Becoming an expat: As a teacher, depending on the school you teach in, and the person that you are, you either are one that stays in the same school as it’s convenient to where you live, or the role is one that satisfies you, or you decide to progress and move when a professional development opportunity comes up in another teaching establishment. Generally, the international teaching community is another area that people either dive head first into or they stay away from. However some of you may have been lucky enough to dip in and out of it and landed on your feet with jobs being available as and when you have wanted them in your desired place of interest.
This is my first year being part of the International Teaching Network as I am now working in a British International School in Spain. It was a big decision to leave my school in Wales, where there was a tight knit community, I had good friendship circles and was a member of many sports teams. My biggest worries about moving was “will I like it?” “Will I settle?” “Will it be what I expect?” “Will I cope with the change?” “Can I afford it?” However, I couldn’t let all these questions weigh me down. I didn’t want that to stop me from exploring the international world of teaching and what other schools and cultures had to offer. I can honestly say I am loving Spanish life, and I am certainly not planning on moving on from here at the moment, as there is still so much for me to see and do. However, as the school year begins to get to that point where people consider their options for the following academic year and school jobs begin to fill, I thought I would just give some of my experiences regarding moving to a new country, although these may be pretty obvious!
A couple of tips
Do your research – what I mean by that is, make sure you understand the schools aims and they are something that matches with you and your beliefs. Make sure you also look into the length of the school day, the pay, the other staff, the students and their background and the school community, the lesson cover procedure and your number of PPAs sessions, your necessary involvement in extracurricular, the learning walks and observation process, and of course – the holidays. International schools are not the same as government run schools in the UK and each school has its own way of running. If you have the chance go and visit the school, I’d highly recommend this. It was a lot more comfortable moving in August as I had used the May half term to get my bearings and meet some key staff members. This made my first day slightly less terrifying, and I actually could remember a few names too.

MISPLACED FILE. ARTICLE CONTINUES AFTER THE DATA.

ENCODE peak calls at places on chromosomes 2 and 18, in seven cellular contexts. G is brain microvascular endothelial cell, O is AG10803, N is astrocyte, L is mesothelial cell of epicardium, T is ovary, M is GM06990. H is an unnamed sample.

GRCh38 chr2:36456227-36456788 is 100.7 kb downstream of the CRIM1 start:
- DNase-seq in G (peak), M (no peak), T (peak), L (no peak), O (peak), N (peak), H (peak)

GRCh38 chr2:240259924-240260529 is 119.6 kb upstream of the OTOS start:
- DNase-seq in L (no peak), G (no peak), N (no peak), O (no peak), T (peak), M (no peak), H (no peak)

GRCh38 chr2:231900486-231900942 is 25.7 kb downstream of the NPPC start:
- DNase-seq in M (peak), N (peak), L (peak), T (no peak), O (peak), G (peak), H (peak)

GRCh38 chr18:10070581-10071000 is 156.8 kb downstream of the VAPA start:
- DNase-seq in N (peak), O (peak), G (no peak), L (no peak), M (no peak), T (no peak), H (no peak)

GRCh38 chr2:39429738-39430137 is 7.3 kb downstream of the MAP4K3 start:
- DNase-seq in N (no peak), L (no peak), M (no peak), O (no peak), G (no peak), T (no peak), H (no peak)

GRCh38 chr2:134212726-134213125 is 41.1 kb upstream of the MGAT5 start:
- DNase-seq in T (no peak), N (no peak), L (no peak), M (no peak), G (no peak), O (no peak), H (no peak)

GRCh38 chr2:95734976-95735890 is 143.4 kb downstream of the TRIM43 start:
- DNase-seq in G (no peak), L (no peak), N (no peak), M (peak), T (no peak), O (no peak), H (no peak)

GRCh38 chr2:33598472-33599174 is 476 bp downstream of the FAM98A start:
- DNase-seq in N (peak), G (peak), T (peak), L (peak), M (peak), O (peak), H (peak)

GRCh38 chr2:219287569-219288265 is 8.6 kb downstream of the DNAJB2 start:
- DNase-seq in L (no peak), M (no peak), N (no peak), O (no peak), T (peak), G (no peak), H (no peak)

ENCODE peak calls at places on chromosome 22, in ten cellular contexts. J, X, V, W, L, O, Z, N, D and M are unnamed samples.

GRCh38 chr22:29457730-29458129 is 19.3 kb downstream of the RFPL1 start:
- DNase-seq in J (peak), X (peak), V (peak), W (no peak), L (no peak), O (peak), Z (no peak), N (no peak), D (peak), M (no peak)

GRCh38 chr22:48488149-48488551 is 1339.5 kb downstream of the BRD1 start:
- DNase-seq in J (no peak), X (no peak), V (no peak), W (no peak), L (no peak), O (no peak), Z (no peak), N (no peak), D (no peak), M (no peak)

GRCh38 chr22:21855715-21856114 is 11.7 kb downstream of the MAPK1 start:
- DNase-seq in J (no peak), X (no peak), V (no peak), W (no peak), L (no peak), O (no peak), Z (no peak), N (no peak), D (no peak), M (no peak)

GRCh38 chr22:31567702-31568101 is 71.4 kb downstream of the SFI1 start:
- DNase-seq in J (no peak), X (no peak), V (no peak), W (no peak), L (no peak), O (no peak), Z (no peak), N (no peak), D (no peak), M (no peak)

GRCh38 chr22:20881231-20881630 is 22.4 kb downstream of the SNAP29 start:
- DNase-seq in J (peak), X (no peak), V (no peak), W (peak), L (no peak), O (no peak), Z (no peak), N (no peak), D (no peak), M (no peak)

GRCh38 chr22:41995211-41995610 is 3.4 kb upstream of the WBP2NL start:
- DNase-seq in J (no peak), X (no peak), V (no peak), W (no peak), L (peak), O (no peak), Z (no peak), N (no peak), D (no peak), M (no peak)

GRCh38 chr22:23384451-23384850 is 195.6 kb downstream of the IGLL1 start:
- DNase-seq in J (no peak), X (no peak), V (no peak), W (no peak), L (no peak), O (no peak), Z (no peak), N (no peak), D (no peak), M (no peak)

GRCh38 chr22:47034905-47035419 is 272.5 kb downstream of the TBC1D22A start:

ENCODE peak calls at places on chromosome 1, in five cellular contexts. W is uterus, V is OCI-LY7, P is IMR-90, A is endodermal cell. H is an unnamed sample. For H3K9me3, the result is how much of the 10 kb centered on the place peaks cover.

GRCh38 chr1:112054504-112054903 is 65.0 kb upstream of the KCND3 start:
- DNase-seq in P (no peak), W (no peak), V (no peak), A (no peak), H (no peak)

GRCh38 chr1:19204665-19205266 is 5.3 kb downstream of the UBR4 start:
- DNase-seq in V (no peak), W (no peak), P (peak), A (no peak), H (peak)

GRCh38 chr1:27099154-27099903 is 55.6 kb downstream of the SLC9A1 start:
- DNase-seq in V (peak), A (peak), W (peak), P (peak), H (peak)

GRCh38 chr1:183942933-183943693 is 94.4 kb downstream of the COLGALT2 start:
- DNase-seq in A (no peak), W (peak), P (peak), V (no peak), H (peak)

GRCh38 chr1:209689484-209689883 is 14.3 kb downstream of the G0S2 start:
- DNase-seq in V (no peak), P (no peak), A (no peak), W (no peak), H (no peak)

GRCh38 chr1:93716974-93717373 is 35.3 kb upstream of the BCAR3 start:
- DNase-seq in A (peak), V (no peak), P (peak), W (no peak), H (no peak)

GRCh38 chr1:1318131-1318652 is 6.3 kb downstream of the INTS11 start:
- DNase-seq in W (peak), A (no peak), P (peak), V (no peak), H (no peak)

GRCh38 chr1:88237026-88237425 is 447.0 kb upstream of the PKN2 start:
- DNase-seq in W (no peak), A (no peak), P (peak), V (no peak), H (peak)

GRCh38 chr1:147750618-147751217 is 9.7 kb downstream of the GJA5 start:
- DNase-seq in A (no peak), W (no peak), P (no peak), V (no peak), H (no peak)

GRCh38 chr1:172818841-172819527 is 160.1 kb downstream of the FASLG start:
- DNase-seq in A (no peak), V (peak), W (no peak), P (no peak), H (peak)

Language Barriers – something to be prepared for, depending on where you are moving to. There could be a significant language barrier. I highly recommend the Duolingo app (duolingo.com) to help eliminate this stumbling block. It really helped me with some beginner Spanish and you’d be pleasantly surprised how much you can learn from 5 minutes a day. Take up lessons as soon as you can, if it is something you feel you can cope with. I’m trying my best, but I am still translating food labels in supermarkets using Google – what else is technology for? It’s all part of the fun!
Culture & Lifestyle – The culture is definitely going to be something that takes some getting used to, but that is an aspect that you just have to embrace. In terms of lifestyle, as an outdoors person, I am in my element – with the beach a 10 minute walk away, and the ski slopes an hours drive away, I can choose how to spend my weekend! You need to make sure that you can and will enjoy what is around you! To be honest, there is nothing I love more after doing sport than almuerzo (lunch) and a little siesta on a Sunday. Depending on where you’re thinking of ending up, you will have your own adaptations to life! Again, if you read up on this beforehand it will certainly help you prepare and settle in. Although its not as simple to get your leg of lamb for your Sunday roast it’s certainly not impossible – if you are one who likes your home comforts.
Moving away is not a decision to be taken lightly, it’s a big step, but I’m so glad I took the leap, I feel I have come here to develop as a person, not just as a teacher or a professional; and I’m loving every minute. “We only regret the chances we didn’t take” – Lewis Carroll
Jade Lewis-Jones is a Business Studies teacher working in a British International school in Valencia. She is an enthusiastic practitioner always looking to share & learn anything educational or motivational to benefit both students and staff through her Twitter @JLJbusinessed.